How to Draft a Watertight Contract

signature-962354_640When you’re running a business, you need legal contracts as a fact of life. When you run a small business, especially when you’re starting out, it’s unlikely you’ll have access to an inhouse lawyer for every contract you need. You’ll be working by customising templates, or reworking contracts you’ve previously used. Here are a few key tips to make sure your contracts cover what you need, and protect you, rather than opening you up to challenges and lawsuits.

Name Your Parties 

A key reason to be careful with a legal contract is that if you don’t draft it correctly, you can end up personally liable for debts or responsibility that should be carried by your company – if you’re writing a contract when you take a on a new employee, you need to make sure the parties named are your employee, personally, and your business entity. If you the contract is between you and your employee as individuals, you will be personally responsible for paying their wages, rather than using your company’s operating capital.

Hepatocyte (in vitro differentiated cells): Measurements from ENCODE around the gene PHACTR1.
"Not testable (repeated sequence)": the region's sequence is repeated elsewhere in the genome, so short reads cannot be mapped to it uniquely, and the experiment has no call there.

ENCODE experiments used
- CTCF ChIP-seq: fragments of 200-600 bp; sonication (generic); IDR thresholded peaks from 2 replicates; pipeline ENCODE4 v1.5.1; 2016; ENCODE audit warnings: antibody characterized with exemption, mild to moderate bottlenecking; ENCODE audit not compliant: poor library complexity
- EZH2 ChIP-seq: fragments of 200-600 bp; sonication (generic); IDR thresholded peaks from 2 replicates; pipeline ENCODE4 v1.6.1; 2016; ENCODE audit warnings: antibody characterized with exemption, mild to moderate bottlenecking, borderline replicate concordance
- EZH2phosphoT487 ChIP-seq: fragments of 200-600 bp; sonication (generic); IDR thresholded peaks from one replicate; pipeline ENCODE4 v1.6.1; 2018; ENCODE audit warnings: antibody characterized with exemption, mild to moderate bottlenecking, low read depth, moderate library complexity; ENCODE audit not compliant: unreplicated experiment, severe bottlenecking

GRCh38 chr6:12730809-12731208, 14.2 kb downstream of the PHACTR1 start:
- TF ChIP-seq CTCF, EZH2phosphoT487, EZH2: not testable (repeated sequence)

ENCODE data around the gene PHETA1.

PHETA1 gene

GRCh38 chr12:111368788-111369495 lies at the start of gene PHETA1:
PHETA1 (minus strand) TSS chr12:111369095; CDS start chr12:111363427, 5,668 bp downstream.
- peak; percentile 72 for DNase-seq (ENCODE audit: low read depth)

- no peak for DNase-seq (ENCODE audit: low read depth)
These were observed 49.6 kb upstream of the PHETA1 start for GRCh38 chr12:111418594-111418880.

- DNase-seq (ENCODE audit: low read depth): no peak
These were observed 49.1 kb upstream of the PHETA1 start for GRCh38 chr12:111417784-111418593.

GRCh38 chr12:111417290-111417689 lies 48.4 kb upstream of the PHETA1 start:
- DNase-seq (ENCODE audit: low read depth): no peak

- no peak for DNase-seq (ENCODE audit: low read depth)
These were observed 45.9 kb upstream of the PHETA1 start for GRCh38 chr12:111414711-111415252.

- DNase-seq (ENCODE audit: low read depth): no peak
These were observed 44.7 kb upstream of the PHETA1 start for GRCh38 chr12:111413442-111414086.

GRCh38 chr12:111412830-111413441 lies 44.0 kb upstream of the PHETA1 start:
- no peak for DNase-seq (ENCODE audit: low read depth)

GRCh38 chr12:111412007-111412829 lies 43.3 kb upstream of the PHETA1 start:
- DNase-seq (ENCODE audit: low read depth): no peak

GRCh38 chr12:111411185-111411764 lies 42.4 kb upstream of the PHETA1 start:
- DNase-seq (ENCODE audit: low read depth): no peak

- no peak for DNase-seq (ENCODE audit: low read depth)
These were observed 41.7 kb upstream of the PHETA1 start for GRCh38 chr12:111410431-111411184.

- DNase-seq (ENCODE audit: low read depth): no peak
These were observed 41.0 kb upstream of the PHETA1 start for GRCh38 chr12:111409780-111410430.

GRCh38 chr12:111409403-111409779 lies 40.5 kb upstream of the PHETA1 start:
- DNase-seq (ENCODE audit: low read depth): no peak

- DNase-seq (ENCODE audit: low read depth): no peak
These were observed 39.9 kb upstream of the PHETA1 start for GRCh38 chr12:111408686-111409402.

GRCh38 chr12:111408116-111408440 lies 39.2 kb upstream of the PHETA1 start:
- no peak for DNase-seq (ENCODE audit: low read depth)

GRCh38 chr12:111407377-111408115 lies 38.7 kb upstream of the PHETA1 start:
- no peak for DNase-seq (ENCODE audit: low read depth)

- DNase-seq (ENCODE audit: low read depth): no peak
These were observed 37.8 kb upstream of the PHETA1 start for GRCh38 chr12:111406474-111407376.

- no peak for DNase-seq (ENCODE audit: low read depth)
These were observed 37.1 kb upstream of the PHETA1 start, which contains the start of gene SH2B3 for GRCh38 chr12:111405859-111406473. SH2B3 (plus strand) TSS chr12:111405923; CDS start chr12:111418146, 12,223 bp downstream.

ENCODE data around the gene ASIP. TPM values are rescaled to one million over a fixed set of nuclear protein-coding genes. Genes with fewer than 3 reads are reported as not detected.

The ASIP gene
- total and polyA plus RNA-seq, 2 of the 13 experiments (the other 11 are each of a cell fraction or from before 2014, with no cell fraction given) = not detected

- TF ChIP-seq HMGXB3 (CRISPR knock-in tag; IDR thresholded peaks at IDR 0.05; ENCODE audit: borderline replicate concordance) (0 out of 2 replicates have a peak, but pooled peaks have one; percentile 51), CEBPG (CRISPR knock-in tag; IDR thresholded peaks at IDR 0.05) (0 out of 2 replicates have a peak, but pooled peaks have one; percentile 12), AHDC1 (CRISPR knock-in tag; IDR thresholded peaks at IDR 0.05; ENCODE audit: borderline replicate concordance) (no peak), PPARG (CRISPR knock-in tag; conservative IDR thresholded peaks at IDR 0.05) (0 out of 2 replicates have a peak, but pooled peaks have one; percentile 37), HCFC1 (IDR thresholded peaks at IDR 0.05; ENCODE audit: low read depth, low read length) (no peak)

In the sad event of your company having to close, having all your business liabilities in its name will make the process of winding down and moving on to new ventures far more orderly and straightforward than an extended process of disentangling debts and payments from your own name – if this even proves possible.

Include All the Details

In the event of any kind of dispute, up to and including legal action, the only enforceable details are those that are contained in the signed contract: while verbal agreements are valid they are superseded by the specificity of a paper contract. Any agreements that aren’t fully spelled out in the contract are at risk.

A way to avoid this risk is to give the contact to someone else to read, who’s not privy to the negotiations. If they can read it, and summarise to you the agreement you thought you had, it’s a good contract. If their understanding is missing some key undertakings, you need to go back and add them in.

Be Direct 

If you don’t have access to a lawyer, don’t feel you have to right contracts in self conscious ‘legalese’. Particularly for a small business, it’s best for contracts to be clear about exactly what is being paid for and by who. Making a contract ‘sound official’ at the expense of clarity could have serious repercussions down the line.

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